Kate is the KDE Advanced Text Editor, and it does a great job for editing any type of text files, like Bash or Perl scripts, or C/C++ sources.
Kate is really the most complete GUI (Graphical User Interface) text editor I've ever tried. Some of the basic features it has (and practically any good text editor intended for programmers should have) are: good highlighting for various programming languages (it offers default syntax highlighting for an amazing number of source files, like Bash, Perl, C, Lisp, Python, and even Quake scripts are supported), the block selection mode, which allows you to select text based on columns instead of selecting whole lines, indentation which works good enough, export to HTML and even a spell checker.
Kate can be successfully used for both taking notes, editing configuration files, or creating small projects like a C application or a command line tool.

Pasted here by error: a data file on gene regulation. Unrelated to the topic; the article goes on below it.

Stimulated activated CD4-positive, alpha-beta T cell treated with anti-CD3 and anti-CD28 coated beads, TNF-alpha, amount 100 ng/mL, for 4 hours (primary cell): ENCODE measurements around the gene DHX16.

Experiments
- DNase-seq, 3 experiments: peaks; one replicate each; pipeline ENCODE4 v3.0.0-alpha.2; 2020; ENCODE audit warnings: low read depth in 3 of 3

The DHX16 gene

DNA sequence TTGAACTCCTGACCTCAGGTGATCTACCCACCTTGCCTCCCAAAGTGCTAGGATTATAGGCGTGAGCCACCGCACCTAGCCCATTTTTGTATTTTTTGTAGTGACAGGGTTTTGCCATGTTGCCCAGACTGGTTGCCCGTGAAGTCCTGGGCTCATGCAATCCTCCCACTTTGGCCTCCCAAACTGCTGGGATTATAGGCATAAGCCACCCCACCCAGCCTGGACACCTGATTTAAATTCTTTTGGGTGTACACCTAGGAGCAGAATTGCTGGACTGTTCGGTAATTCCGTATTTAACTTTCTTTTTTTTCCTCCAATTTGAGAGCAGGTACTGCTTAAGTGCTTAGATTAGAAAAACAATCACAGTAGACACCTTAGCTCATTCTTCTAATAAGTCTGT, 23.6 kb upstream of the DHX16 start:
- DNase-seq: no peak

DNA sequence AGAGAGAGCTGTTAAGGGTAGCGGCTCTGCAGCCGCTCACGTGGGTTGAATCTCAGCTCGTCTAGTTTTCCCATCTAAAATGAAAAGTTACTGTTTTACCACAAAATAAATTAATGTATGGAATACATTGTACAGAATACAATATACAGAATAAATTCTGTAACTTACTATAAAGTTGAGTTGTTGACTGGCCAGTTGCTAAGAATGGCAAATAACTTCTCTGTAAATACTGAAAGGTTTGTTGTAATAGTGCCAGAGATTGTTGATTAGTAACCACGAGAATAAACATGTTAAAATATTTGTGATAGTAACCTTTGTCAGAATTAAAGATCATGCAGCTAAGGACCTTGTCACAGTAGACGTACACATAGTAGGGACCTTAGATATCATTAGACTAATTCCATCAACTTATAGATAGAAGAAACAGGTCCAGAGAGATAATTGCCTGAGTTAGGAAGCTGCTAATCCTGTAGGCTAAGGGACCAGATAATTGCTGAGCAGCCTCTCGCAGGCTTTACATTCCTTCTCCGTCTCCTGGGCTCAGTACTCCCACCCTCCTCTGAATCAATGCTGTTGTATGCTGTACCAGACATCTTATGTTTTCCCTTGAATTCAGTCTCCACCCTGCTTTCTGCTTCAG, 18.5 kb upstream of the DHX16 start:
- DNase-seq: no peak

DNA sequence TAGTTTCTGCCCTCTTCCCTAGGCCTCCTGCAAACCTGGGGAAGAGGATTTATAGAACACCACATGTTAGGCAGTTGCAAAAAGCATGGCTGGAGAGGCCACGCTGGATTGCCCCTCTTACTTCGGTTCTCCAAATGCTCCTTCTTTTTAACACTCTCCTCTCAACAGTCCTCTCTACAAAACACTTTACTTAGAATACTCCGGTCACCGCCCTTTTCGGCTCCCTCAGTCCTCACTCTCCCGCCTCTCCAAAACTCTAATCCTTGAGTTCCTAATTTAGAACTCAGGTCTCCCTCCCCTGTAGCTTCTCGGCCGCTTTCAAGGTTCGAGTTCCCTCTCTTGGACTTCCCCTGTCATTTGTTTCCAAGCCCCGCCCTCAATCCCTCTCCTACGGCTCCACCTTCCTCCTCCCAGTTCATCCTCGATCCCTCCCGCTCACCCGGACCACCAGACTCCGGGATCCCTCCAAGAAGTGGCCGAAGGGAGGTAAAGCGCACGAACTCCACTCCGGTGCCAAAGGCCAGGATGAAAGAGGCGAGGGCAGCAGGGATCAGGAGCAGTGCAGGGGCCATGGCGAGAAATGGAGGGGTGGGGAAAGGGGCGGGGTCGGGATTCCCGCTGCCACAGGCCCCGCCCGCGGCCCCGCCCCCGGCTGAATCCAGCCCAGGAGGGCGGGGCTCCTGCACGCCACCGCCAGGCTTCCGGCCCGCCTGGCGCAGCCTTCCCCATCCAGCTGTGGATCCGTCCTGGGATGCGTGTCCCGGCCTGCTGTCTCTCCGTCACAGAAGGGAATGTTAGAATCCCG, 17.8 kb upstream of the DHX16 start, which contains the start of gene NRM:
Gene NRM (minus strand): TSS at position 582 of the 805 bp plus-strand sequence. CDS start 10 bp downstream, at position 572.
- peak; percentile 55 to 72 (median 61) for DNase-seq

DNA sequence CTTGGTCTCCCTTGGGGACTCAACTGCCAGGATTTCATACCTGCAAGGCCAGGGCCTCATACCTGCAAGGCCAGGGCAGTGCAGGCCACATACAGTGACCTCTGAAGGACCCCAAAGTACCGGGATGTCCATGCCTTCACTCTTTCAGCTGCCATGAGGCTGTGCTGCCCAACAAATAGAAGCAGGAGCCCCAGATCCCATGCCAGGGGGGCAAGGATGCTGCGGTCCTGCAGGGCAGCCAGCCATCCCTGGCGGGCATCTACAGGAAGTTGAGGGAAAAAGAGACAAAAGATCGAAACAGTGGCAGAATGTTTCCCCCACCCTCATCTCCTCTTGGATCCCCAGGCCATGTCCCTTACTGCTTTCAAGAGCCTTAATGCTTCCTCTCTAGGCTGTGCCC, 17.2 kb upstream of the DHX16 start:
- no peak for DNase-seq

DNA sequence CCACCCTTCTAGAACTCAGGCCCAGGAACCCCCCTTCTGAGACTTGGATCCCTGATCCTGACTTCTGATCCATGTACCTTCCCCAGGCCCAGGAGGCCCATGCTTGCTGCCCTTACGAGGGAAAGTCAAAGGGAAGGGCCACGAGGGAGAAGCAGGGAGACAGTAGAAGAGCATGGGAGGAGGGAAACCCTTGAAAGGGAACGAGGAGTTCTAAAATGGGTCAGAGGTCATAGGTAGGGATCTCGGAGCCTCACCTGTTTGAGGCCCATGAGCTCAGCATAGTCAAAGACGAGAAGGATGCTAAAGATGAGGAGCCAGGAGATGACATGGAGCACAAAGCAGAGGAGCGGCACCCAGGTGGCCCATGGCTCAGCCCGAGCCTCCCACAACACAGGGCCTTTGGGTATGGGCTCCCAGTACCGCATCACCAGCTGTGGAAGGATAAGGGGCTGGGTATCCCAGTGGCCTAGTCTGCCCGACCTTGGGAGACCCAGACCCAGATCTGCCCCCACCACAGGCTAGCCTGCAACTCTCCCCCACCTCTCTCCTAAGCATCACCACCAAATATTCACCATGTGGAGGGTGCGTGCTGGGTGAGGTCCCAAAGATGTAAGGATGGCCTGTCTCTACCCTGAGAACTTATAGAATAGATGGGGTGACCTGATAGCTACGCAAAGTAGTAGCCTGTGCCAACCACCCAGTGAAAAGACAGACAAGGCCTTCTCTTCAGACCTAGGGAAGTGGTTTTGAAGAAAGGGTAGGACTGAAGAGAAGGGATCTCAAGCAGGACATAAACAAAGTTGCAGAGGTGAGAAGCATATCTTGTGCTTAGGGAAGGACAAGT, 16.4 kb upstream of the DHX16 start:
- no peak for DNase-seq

Kate allows you to save sessions and to work with several files at a time. For example, you can split the view vertically or horizontally, work to a file in one view and another one in the second view. Changes will be visible to both files if they are the same. It also provides an embedded terminal, which can use Konsole's default settings. The terminal is very helpful if you work at a source file and then you want to compile without opening another shell application.
It has a very fast load time, very stable and benefits of a complete configuration options via the Settings -> Configure Kate... menu option.
Kate definitely deserves its name, of an advanced text editor. It offers practically anything you can ask from a text editor, and even more.
Updated: April 2, 2009